In a surprising turn of events this week, PHMSA approved a request from the media to attend a hearing in the Agency’s Southwest Region offices in Houston yesterday. An environmental reporting service (E&E News) submitted a request to PHMSA last week to attend a hearing requested by Cheniere, in response to an enforcement action related to an incident at that company’s LNG export facility, and threatened legal action after receiving no response to their request. [See E&E News March 16, 2018 article E&E News seeks open PHMSA hearing on Cheniere leaks and E&E News March 21, 2018 article Pipeline regulators open Sabine Pass safety hearing.] In agreeing to the request just days before the Hearing, PHMSA’s Associate Administrator for Pipeline Safety Alan Mayberry was quoted by E&E News as stating that “PHMSA has decided for purposes of this hearing to open the hearing to the press and to members of the public.” Although the hearing yesterday was open to the public at the outset, it was later closed following a break. To date, PHMSA administrative enforcement hearings have been closed to the public. While this does not likely signal an official policy change on behalf of the Agency, it nonetheless suggests that PHMSA could make the decision to open administrative enforcement hearings to the public in the future, on a case by case basis.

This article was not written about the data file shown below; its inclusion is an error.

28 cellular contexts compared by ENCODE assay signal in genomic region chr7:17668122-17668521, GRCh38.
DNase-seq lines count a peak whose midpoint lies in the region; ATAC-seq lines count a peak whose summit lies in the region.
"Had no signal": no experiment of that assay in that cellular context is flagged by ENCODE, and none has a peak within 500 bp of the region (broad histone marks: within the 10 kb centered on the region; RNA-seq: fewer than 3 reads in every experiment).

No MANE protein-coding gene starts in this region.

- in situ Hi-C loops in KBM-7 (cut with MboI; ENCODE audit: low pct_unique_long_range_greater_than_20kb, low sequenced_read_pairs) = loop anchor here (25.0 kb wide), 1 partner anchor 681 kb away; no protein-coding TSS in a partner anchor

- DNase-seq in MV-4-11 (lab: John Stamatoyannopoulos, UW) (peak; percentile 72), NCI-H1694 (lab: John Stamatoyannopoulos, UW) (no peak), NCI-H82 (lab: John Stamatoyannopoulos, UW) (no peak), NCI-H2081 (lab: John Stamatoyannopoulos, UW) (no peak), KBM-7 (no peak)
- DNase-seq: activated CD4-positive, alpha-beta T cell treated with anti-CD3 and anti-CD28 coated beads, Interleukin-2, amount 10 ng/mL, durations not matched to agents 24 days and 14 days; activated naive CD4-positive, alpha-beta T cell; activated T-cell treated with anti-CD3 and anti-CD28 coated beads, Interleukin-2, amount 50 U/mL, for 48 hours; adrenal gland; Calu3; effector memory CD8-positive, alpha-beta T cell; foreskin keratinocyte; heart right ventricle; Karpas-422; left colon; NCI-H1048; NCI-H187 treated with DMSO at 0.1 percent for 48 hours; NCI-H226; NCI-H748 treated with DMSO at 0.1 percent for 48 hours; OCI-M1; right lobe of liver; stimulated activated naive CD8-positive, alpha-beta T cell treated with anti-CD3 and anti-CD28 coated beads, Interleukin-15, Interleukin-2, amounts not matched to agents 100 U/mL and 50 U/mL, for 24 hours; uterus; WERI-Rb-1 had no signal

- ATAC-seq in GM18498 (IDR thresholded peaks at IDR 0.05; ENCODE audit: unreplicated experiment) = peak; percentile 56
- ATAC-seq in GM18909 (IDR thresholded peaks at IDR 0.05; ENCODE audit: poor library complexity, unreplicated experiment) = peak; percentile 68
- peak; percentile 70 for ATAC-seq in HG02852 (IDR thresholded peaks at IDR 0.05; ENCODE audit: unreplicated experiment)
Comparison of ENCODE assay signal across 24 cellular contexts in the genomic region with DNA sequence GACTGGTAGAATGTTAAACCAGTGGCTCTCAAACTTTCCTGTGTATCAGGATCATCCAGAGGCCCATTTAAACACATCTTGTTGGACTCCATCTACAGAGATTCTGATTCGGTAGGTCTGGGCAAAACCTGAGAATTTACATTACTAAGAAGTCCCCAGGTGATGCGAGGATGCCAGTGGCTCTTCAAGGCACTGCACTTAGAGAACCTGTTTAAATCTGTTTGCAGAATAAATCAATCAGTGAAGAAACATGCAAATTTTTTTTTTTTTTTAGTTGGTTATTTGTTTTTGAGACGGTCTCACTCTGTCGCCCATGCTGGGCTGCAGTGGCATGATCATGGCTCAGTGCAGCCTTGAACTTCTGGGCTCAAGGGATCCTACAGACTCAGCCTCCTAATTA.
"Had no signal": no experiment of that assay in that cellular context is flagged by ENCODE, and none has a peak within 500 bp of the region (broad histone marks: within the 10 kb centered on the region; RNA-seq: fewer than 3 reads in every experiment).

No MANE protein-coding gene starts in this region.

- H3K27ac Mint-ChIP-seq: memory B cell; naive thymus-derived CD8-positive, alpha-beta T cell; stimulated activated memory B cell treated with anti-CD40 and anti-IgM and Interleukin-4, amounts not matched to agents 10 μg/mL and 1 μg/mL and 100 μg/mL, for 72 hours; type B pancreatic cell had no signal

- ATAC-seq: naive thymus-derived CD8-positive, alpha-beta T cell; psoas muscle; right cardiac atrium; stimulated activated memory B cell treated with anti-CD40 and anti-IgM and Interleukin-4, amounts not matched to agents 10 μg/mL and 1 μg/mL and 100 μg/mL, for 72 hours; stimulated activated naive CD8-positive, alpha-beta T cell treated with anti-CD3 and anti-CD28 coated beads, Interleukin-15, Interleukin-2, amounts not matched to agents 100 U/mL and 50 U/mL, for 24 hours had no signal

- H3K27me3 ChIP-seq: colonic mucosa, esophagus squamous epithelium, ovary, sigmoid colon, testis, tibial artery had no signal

In an attempt to bring clarity following the recent Supreme Court decision—which as noted in our prior post will result in expiration of the nationwide stay of the 2015 revised definition of “waters of the U.S.” that was imposed two years ago by the Sixth Circuit Court of Appeals—EPA and the Army Corps of Engineers (Corps) issued a final rule extending the applicability date of the 2015 revised definition to February 6, 2020. With this final rule, the Agencies seek to ensure that the pre-2015 “waters of the U.S.” definition will remain in place consistently throughout the country while the Agencies consider possible revisions. As expected, the final rule has already been subject to judicial challenge, further ensuring that the scope of “waters of the U.S.” will continue to remain uncertain in the near future as these challenges play out. Continue Reading Final Rule Adds 2020 Applicability Date to “Waters of the U.S.” Rule
On January 22, 2018, the Supreme Court in a unanimous decision threw the long contested issue of what constitutes “waters of the U.S.” back to the lower courts. Somewhat surprisingly, the Supreme Court held that federal district courts have jurisdiction to hear challenges to the rule, reversing a Sixth Circuit decision and suspending that court’s nationwide stay of the rule. In doing so, the Court guaranteed that a revised definition of “waters of the U.S.” will remain undecided for some time to come. Continue Reading Definition of “Waters of the U.S.” Remains Uncertain